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South Korean parliament schedules impeachment vote for Friday

Lawmakers think they have the votes to remove President Park Geun-hye and replace her with the country's prime minister, but Park says she will not leave office until an impeachment trial is over.

By Stephen Feller
South Korean parliament schedules impeachment vote for Friday
South Korean President Park Geun-hye, pictured arriving at the G20 Summit in China in September 2016, will face an impeachment vote Friday in the National Assembly over corruption charges that have inspired hundreds of thousands to protest her and driven her approval ratings under five percent. Pool Photo by Li Xiang/UPI | License Photo

SEOUL, Dec. 8 (UPI) -- South Korean President Park Geun-hye may have less than 24 hours left to her presidency as the country's National Assembly scheduled an impeachment vote for Friday on accusations of corruption that have roiled the country for months.

Though Park said she would step down step down if the Assembly asked her to and she is now refusing, lawmakers in South Korea expect to have the votes needed to remove her from office and replace her with the country's prime minister.

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Park is accused of corruption related to a confidante, Choi Soon-sil, who raked in at least $70 million, among other perks, because of a long-time friendship with the the president.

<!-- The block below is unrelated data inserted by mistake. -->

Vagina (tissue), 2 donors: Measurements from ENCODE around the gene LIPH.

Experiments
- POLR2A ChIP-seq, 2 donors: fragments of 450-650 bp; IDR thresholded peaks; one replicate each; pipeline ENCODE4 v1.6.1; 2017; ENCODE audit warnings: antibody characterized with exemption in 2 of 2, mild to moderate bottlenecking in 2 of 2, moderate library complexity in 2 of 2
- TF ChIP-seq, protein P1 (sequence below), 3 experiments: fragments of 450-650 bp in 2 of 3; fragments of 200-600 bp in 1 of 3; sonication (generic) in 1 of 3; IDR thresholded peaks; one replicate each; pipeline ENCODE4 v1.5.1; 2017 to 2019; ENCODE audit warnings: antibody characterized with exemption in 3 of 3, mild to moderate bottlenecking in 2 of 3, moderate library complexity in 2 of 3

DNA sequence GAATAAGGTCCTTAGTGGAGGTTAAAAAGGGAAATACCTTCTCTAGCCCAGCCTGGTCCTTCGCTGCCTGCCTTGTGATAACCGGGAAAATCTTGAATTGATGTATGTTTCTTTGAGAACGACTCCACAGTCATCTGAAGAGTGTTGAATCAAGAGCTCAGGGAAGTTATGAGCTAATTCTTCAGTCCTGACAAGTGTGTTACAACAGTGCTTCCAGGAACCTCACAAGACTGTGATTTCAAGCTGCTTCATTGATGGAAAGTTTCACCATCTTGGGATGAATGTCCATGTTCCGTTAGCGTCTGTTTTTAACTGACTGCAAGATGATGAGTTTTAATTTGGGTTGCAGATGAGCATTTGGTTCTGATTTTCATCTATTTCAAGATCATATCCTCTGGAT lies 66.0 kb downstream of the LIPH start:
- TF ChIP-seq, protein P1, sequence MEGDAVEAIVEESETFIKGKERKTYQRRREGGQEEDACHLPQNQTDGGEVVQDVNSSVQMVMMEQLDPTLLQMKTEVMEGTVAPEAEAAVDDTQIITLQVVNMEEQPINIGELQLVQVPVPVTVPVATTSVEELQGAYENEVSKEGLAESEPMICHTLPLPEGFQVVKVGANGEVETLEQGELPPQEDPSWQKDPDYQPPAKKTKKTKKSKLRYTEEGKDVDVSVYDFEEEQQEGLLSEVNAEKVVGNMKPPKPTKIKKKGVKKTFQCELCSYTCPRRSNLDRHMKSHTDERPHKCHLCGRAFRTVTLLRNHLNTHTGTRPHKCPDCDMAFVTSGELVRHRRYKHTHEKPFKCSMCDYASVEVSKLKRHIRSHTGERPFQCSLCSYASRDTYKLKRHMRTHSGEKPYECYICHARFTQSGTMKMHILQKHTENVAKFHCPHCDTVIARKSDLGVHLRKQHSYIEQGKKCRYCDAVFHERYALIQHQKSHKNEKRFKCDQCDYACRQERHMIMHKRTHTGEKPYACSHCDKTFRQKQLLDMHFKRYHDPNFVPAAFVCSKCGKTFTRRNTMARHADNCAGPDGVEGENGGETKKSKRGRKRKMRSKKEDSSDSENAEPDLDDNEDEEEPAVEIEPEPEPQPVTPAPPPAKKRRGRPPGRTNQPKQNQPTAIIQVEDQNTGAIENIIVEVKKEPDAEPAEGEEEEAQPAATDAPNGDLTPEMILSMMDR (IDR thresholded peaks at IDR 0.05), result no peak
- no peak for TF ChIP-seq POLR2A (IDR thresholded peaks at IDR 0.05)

After touting herself as "uncorruptable" while running for office, the revelations about Park have sparked large weekly protests demanding she be thrown out of office and driven her approval ratings to around 4 percent.

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"Even pro-Park lawmakers in the governing party ​can't defy the wishes of the people," said Lee Nae-young, a political-science professor at Korea University. "They see that if the impeachment bill is voted down, the ruling party will suffer an even bigger political blow."

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An impeachment motion was signed Dec. 3 by 171 members of three parties opposed to Park's, allowing the assembly to schedule the impeachment vote. With a requirement for 200 members to invoke impeachment, members of the assembly say they expect to pick up the 29 votes to immediately remove her from office after the vote.

Although Park now says she would stay on as president to see the outcome of impeachment proceedings at the Constitutional Court, lawmakers say they want to replace her immediately with the prime minister and have already started discussing the possibility of holding elections next year -- more than a year before the regularly scheduled presidential election.

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"President Park said that even if an impeachment motion is passed as planned, she is determined to calmly and solemnly move forward for the nation and people as she watches the adjudication process of the Constitutional Court," said Chung Jin-suk, floor leader of Park's Saenuri Party in the National Assembly.

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